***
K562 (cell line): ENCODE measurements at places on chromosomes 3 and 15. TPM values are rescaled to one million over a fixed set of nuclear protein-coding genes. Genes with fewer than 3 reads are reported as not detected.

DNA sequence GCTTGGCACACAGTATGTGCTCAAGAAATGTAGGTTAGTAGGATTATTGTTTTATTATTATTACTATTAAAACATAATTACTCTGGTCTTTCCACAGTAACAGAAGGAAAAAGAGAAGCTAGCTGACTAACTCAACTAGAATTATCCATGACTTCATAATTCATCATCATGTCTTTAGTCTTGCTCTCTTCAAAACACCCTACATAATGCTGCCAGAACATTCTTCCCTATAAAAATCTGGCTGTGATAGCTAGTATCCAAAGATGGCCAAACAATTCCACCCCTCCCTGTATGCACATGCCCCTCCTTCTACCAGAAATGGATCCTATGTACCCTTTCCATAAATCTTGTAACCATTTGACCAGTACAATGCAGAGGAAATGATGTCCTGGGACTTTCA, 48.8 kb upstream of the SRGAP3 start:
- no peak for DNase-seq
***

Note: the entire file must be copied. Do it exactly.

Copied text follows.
K562 (cell line): ENCODE measurements at places on chromosomes 3 and 15. TPM values are rescaled to one million over a fixed set of nuclear protein-coding genes. Genes with fewer than 3 reads are reported as not detected.

DNA sequence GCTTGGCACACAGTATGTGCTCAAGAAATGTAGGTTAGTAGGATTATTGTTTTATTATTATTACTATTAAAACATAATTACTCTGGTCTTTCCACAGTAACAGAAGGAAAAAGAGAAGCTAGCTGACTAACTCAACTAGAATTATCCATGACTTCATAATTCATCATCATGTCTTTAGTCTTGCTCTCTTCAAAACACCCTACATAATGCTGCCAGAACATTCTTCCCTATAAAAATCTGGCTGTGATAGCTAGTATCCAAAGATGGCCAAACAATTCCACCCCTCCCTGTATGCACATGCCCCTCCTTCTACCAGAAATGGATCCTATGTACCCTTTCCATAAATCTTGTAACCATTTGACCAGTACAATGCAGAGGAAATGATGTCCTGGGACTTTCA, 48.8 kb upstream of the SRGAP3 start:
- no peak for DNase-seq